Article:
It was just over 150 years ago that Abraham Lincoln visited the site of one of the Civil War's bloodiest battles to help dedicate a cemetery for soldiers who had perished in the fighting.
"Four score and seven years ago," his brief address began, "our fathers brought forth, upon this continent, a new nation, conceived in liberty, and dedicated to the proposition that all men are created equal."
The Gettysburg Address is recited annually at various places around the country, including at a tiny boys school in Putney, Vt., not far from where filmmaker Ken Burns lives. Memorizing the speech can be a daunting challenge for the students, who struggle with learning differences such as dyslexia, ADHD and dysgraphia. But the boys persevere.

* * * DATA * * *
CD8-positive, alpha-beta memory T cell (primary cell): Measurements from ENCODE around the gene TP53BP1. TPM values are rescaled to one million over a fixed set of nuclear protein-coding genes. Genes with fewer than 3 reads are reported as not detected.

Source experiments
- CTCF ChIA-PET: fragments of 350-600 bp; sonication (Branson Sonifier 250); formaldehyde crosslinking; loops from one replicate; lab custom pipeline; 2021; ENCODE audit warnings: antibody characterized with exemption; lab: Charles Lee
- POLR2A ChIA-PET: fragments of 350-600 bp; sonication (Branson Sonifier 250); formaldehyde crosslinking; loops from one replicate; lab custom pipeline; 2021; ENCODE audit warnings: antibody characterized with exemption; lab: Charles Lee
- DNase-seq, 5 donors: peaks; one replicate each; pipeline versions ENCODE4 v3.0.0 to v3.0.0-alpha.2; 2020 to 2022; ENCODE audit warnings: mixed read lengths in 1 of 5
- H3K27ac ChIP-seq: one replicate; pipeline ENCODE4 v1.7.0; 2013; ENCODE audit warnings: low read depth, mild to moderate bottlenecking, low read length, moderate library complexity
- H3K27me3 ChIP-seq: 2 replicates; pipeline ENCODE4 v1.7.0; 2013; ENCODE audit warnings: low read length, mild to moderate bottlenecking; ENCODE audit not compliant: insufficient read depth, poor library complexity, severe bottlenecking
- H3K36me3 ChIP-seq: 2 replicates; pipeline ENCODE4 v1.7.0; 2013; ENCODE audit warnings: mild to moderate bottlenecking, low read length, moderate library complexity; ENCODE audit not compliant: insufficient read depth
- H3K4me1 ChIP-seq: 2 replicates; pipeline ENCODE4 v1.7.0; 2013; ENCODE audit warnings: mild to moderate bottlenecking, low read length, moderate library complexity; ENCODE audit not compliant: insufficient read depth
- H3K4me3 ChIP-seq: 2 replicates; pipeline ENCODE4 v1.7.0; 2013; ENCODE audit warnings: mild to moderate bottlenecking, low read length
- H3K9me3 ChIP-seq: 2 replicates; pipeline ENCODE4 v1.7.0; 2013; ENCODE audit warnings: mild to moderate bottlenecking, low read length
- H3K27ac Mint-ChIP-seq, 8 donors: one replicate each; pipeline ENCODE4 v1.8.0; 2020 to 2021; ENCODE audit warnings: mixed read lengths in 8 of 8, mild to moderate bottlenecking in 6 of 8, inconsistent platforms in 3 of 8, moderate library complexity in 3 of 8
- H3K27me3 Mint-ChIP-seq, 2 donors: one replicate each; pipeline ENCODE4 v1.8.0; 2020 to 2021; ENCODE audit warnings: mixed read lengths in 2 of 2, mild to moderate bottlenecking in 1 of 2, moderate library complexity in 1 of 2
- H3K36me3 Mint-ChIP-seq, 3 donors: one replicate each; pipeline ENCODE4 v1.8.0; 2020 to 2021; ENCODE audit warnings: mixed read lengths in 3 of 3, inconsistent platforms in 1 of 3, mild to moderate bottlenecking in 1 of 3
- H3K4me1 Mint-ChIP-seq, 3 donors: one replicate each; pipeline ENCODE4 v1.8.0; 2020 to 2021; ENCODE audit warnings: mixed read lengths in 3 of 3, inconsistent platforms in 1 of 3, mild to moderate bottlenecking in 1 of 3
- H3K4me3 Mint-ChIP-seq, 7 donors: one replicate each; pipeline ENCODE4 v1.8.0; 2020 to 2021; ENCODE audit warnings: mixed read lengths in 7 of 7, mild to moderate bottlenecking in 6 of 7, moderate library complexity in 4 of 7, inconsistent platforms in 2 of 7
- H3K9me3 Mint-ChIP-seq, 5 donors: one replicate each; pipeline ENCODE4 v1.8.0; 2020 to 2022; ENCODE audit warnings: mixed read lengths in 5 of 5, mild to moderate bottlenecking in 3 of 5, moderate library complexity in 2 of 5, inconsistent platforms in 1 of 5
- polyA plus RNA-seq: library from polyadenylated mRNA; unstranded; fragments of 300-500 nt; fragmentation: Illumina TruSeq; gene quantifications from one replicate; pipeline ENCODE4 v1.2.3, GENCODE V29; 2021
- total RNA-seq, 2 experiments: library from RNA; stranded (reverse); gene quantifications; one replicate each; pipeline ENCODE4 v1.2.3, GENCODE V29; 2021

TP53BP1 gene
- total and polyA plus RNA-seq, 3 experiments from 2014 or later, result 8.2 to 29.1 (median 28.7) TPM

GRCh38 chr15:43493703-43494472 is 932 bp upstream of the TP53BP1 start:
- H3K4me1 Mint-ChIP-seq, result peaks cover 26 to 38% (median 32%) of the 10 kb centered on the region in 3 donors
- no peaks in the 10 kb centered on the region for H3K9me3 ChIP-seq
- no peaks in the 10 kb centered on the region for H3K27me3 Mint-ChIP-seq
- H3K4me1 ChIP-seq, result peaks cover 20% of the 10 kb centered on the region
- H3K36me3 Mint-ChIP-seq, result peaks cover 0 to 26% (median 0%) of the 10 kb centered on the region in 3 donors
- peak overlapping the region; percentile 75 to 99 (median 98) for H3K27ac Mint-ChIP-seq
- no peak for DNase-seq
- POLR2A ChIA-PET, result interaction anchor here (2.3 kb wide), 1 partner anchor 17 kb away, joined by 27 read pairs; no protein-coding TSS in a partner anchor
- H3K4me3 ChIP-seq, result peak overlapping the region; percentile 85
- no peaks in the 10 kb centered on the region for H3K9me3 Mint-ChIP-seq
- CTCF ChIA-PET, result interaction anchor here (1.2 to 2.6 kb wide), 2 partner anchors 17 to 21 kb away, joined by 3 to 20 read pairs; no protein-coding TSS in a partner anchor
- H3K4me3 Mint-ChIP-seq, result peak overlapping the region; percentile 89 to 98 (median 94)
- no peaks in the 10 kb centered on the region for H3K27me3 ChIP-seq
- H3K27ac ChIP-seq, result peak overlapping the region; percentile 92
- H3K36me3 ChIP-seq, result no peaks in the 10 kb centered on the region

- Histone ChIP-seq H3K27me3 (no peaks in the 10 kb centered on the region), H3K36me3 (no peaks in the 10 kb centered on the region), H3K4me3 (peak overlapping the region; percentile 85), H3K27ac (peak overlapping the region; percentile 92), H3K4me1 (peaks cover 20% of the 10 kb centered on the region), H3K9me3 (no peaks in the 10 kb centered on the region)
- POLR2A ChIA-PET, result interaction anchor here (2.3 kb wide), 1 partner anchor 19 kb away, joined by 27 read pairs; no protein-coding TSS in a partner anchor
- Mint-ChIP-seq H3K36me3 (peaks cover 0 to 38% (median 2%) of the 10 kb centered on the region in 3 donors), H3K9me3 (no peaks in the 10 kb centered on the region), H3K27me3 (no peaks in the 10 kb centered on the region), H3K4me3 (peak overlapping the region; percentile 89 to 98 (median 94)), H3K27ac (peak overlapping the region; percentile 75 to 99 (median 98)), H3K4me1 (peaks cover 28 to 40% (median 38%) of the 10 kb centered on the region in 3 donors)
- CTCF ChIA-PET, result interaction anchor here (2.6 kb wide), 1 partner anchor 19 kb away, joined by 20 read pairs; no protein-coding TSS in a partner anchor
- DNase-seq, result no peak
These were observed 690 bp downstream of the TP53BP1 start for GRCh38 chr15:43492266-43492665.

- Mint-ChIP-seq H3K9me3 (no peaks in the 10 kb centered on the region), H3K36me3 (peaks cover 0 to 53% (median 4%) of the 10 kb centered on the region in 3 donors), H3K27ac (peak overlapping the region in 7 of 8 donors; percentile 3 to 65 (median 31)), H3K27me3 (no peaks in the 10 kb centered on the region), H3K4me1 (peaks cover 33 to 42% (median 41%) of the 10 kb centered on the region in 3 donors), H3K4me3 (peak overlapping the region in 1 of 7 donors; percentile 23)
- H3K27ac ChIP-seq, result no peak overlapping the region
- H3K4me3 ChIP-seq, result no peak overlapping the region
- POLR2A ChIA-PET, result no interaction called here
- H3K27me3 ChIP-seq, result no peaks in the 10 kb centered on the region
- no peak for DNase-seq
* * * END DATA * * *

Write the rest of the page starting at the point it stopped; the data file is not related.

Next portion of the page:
"I was so moved, I mean tears just ran down my cheeks, and I said, 'Somebody should make a film of this,' " Burns told Scott Shafer in an interview for "KQED Newsroom."
That inspiration turned into a 90-minute documentary, "The Address," slated to air on PBS this spring. The film weaves together the context and importance of Lincoln's speech with the stories of the boys at the Greenwood School as they embark on their annual mission.